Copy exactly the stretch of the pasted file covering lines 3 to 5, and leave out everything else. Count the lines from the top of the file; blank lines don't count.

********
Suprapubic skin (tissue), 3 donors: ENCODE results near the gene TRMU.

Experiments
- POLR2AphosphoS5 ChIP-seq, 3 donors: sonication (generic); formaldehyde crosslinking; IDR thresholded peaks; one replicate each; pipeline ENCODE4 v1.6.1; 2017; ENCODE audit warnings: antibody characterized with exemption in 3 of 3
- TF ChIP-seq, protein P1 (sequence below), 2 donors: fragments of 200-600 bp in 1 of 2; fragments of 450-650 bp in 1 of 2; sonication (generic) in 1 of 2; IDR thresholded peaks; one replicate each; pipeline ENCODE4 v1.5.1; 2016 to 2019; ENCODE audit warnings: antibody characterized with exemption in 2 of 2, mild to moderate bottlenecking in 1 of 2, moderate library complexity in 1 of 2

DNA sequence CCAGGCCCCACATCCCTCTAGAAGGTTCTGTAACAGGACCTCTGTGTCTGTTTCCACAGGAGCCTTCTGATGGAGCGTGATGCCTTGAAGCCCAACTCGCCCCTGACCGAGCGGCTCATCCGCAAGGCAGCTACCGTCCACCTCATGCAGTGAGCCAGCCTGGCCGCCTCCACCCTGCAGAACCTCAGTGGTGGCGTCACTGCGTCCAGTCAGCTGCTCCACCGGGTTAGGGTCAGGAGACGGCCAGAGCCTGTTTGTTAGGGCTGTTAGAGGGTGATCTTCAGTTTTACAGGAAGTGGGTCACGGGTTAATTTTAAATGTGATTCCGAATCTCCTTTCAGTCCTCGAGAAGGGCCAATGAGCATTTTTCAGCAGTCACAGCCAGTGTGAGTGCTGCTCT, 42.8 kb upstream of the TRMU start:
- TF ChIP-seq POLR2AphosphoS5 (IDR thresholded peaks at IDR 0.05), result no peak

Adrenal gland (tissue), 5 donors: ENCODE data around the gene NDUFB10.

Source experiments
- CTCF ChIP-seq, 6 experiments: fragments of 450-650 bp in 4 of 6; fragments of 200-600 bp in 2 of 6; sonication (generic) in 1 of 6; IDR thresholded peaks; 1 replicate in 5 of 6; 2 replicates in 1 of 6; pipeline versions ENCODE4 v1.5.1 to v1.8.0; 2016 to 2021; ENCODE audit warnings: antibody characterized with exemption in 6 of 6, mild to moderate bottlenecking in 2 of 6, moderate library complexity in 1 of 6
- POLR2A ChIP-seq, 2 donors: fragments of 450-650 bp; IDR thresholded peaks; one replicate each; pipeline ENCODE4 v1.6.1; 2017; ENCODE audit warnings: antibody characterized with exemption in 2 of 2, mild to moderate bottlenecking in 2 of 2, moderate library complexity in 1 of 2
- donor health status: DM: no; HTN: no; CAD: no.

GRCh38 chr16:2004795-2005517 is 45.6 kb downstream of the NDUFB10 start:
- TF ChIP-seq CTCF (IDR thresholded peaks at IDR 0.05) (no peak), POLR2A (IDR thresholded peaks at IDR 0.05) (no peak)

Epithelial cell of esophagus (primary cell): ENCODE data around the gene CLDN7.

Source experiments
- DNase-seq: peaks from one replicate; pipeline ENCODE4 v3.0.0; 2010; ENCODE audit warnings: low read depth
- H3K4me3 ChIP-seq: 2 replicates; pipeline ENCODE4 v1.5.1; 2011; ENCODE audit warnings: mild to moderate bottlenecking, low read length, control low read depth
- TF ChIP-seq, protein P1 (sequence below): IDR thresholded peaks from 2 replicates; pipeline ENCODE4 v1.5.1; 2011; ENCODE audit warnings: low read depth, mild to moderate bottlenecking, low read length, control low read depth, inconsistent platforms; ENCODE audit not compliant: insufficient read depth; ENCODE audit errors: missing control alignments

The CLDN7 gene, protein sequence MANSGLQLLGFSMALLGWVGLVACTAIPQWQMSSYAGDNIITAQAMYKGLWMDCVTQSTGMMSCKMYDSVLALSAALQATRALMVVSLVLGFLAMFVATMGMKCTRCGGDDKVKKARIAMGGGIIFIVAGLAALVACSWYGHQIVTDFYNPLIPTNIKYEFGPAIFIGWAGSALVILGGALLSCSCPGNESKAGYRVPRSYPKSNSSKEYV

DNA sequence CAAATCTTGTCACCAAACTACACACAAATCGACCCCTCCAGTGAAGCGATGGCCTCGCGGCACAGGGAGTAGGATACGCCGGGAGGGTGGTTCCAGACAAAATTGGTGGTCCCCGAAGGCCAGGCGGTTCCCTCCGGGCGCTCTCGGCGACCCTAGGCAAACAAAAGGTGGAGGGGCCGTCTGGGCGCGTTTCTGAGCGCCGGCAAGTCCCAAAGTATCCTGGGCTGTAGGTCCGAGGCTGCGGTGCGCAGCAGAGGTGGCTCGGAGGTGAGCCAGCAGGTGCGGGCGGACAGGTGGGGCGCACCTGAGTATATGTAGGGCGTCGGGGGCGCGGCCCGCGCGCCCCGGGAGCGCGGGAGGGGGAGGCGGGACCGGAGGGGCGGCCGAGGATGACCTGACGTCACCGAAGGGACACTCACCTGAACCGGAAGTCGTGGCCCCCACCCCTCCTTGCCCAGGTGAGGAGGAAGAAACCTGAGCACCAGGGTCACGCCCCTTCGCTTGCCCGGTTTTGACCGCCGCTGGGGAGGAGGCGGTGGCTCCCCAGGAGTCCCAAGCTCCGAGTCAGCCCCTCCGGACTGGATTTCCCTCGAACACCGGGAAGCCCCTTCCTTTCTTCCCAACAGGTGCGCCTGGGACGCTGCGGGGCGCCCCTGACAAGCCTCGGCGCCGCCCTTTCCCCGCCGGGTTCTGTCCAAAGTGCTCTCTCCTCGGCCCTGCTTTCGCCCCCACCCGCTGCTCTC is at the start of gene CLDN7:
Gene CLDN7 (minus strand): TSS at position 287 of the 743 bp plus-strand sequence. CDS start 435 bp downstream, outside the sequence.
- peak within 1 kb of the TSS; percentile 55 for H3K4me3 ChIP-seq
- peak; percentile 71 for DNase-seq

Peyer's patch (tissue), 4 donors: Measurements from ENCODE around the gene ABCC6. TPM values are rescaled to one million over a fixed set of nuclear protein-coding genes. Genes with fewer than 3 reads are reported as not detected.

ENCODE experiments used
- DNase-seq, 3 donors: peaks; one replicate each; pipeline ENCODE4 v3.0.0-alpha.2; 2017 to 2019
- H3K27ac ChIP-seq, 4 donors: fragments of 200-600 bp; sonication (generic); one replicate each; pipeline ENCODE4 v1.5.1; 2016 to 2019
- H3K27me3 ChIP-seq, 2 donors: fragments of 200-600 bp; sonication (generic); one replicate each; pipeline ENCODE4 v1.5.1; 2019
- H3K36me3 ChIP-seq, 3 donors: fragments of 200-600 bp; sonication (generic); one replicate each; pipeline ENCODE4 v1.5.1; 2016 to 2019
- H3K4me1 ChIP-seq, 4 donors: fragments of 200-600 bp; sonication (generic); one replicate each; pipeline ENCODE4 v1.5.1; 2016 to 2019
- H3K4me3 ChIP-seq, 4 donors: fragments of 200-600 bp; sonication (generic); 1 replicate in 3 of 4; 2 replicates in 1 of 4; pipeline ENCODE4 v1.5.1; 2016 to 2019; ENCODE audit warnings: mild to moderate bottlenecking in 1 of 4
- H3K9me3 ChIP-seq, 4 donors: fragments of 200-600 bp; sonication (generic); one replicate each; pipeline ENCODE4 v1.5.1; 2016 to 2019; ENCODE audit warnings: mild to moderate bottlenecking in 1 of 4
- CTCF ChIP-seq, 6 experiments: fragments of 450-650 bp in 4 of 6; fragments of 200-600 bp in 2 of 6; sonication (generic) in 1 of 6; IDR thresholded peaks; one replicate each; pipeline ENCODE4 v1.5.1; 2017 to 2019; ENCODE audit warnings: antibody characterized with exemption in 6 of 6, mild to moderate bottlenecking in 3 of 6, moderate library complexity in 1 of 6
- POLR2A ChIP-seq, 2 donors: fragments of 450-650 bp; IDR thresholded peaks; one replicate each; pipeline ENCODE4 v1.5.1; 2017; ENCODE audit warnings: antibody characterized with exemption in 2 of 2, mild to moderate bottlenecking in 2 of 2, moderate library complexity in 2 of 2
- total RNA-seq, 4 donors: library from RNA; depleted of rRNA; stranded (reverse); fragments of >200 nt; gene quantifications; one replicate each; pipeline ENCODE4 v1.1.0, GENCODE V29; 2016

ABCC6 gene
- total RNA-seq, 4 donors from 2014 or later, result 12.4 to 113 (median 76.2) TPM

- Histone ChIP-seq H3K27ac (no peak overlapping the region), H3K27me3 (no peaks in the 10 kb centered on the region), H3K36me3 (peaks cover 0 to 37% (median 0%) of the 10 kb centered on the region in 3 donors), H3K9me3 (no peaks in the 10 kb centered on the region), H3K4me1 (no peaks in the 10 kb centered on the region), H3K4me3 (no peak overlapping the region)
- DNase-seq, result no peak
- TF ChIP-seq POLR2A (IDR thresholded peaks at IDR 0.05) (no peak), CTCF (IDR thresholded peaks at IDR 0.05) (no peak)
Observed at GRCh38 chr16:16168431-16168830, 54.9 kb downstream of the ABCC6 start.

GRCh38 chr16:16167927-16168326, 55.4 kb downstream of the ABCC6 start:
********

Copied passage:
- POLR2AphosphoS5 ChIP-seq, 3 donors: sonication (generic); formaldehyde crosslinking; IDR thresholded peaks; one replicate each; pipeline ENCODE4 v1.6.1; 2017; ENCODE audit warnings: antibody characterized with exemption in 3 of 3
- TF ChIP-seq, protein P1 (sequence below), 2 donors: fragments of 200-600 bp in 1 of 2; fragments of 450-650 bp in 1 of 2; sonication (generic) in 1 of 2; IDR thresholded peaks; one replicate each; pipeline ENCODE4 v1.5.1; 2016 to 2019; ENCODE audit warnings: antibody characterized with exemption in 2 of 2, mild to moderate bottlenecking in 1 of 2, moderate library complexity in 1 of 2

DNA sequence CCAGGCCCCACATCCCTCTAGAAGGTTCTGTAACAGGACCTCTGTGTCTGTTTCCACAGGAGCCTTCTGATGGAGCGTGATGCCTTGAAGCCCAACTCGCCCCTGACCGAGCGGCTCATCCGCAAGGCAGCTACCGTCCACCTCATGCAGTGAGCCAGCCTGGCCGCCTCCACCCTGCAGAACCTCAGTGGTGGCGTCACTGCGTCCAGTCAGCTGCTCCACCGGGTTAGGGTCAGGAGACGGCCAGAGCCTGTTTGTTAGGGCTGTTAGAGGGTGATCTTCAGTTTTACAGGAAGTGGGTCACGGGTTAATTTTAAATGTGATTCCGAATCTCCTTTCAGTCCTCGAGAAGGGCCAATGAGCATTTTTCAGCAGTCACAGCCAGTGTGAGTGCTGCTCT, 42.8 kb upstream of the TRMU start: